Author James Joyce has written many short stories which were composed to explain Dublin’s way of life. The book is known to his readers as Dubliners. His short stories have been written to help readers understand the many different feelings that were established in Dublin during a time of crisis. During this time in Dublin many changes were occurring and the city was rebuilding from the tragic potato famine and certainly rebuilding as a country. In three certain stories, “The Sisters”, “An Encounter”, and “The Dead,” the literary symbols of escape and journey appear within individuals which are always trying to run from the problems of society. These actions taken help understand why the characters have feelings of escape and run from the society of Dublin in this era. Certainly, in all three stories the major theme expressed can be determined when individuals try to escape society and the reality of Dublin.
In James Joyce’s Dubliners, his writing establish many feelings of escape from reality and life throughout the story of “The Sisters.” The characters tend to escape through journeys. To begin, in the “The Sisters,” after the death of Father Flynn, the boy realizes as he takes a long walk that he has fantasized of being away from everyone and everything: “As I walked along […] I felt that I had been very far away, in some land where the customs were strange – in Persia, I thought. … But I could not remember the end of the dream” (Joyce 5-6). The boy dreams of being away from reality in an entirety where he journeys alone to escape everyday life in Dublin. A second journey which introduces the theme of escape is when Eliza remembers the time that her brother, Father Flynn, spoke of driving away from Dublin to see the old house where they were born (9). One final journey to escape from life is the death of Father Flynn. After Father Flynn had died the young boy said, “I knew that the old priest was lying still in his coffin as we had seen him, solemn and truculent in death” (10). The boy knows that he has gone away to escape the life and now is journeying far from Dublin and its worries. Clearly, “The Sisters” shows ways that escaping the reality of Dublin through journeys have occurred for these characters.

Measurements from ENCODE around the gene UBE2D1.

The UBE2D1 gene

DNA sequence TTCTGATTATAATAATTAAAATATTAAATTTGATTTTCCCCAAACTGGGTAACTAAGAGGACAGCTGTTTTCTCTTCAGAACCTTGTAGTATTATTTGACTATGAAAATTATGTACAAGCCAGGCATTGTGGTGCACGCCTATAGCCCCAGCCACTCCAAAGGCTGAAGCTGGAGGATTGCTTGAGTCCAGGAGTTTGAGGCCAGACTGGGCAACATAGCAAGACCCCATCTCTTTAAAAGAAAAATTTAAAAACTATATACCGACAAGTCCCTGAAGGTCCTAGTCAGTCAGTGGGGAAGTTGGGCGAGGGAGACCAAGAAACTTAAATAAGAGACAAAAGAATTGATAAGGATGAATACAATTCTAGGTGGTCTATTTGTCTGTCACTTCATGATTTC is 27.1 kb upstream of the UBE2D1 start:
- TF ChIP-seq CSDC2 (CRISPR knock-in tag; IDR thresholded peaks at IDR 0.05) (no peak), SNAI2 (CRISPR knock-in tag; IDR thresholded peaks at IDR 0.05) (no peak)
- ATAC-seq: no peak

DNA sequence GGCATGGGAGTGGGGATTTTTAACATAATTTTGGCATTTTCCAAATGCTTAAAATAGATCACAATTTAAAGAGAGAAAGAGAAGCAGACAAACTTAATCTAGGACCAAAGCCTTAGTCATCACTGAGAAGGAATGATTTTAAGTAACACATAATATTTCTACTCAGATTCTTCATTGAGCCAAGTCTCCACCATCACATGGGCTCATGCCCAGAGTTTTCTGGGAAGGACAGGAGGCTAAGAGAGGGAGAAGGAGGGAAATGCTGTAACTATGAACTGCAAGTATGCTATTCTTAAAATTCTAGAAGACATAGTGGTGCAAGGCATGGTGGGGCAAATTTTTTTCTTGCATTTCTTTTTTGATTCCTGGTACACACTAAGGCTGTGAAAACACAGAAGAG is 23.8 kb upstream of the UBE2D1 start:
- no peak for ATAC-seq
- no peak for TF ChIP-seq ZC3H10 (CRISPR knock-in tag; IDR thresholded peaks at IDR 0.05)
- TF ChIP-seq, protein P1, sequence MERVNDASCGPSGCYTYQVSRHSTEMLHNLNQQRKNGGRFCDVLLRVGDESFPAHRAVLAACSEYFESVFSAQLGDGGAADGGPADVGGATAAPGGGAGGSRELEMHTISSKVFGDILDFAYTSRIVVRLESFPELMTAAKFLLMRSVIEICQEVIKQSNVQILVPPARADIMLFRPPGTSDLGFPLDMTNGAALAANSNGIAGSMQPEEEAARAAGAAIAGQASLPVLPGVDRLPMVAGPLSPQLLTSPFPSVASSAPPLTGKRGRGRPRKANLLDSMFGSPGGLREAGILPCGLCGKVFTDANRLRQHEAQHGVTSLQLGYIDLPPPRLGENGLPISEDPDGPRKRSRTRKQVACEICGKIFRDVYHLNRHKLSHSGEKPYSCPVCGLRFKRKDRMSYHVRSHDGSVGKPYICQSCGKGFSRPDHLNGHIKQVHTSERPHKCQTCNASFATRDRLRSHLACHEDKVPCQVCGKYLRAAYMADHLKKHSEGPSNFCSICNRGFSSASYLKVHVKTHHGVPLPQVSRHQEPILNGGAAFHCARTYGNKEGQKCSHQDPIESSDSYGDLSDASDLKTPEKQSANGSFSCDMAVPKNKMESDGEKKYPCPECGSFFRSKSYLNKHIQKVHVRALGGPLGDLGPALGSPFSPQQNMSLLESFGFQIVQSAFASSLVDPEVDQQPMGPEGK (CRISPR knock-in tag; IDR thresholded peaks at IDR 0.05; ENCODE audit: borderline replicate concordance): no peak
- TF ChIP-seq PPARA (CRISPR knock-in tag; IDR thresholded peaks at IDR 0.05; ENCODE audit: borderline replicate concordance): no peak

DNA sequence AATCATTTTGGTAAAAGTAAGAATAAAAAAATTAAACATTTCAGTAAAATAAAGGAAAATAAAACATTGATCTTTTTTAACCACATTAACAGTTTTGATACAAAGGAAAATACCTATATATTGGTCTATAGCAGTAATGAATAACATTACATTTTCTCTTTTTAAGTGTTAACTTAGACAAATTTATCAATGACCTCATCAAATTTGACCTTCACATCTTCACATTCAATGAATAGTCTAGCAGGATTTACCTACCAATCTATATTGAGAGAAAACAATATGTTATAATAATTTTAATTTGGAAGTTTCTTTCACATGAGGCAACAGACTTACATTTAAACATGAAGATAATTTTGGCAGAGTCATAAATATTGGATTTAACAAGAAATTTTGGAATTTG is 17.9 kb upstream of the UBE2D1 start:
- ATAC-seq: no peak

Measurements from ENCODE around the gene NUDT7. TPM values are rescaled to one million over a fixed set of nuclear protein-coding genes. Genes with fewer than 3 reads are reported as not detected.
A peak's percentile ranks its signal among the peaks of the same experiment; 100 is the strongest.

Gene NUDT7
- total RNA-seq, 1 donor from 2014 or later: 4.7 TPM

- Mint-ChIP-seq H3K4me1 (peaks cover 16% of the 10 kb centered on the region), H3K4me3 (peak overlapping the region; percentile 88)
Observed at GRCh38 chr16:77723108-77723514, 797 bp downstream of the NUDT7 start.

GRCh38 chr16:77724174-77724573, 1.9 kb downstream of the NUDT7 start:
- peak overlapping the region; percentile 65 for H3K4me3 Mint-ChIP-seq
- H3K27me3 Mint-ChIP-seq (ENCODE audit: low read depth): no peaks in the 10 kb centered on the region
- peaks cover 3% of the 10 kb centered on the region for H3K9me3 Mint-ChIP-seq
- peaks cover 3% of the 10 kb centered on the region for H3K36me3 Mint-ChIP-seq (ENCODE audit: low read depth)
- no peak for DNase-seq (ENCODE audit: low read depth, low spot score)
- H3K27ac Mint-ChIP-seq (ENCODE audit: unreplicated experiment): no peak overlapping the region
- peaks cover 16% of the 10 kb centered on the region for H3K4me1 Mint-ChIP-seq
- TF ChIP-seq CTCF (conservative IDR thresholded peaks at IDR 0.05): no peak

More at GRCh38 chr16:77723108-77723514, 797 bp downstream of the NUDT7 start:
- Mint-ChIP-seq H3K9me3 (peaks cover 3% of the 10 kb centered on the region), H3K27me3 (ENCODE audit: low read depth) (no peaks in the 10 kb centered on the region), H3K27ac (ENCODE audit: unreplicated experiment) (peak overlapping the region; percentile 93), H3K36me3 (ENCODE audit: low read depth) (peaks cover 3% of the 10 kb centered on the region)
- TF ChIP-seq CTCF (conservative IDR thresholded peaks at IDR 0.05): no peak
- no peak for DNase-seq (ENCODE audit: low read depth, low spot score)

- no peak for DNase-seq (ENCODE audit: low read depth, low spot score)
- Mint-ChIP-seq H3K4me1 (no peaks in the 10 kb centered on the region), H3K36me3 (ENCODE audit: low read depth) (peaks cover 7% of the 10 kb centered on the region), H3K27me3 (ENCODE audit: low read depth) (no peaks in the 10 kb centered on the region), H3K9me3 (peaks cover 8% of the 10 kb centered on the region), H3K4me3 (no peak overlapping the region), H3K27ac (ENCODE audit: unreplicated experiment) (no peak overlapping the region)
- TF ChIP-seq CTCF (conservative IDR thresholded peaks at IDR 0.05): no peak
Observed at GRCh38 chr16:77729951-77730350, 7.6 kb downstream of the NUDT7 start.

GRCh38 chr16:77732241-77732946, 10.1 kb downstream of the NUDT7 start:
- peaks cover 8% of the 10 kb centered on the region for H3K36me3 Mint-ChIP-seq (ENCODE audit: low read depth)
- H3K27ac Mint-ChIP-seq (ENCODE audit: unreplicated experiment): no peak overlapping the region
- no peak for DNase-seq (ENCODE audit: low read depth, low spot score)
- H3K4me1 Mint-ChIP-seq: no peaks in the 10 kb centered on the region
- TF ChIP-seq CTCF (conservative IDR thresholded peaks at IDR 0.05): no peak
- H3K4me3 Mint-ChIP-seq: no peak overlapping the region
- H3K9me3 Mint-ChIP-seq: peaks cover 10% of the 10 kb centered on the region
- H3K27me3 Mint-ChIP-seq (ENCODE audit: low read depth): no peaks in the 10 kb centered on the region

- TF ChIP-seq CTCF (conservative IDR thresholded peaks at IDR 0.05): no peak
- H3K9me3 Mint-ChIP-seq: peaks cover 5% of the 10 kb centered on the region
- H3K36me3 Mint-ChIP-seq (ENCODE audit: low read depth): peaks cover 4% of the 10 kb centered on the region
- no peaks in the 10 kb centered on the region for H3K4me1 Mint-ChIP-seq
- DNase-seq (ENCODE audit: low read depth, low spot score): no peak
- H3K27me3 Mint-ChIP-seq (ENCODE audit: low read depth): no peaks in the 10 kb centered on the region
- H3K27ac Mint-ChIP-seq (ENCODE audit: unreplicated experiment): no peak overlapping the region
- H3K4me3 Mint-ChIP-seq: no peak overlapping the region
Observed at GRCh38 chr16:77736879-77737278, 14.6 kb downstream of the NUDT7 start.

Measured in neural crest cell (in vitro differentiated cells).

In the story of “An Encounter,” one also can view the literary themes of escape through certain journeys taken. The boys in the story are always trying to escape reality in everyday life: “The adventures related in the literature of the Wild West were remote from my nature but, at least, they opened doors of escape” (11). No matter what the circumstances are, it’s a natural habit for the boys just to think about getting away and forgetting about responsibilities. For example, the boy in the story explains, “Every evening after school we met in his back garden and arranged Indian battles“(11). Continuing their escape the boys plan to cut school and journey away from Dublin to...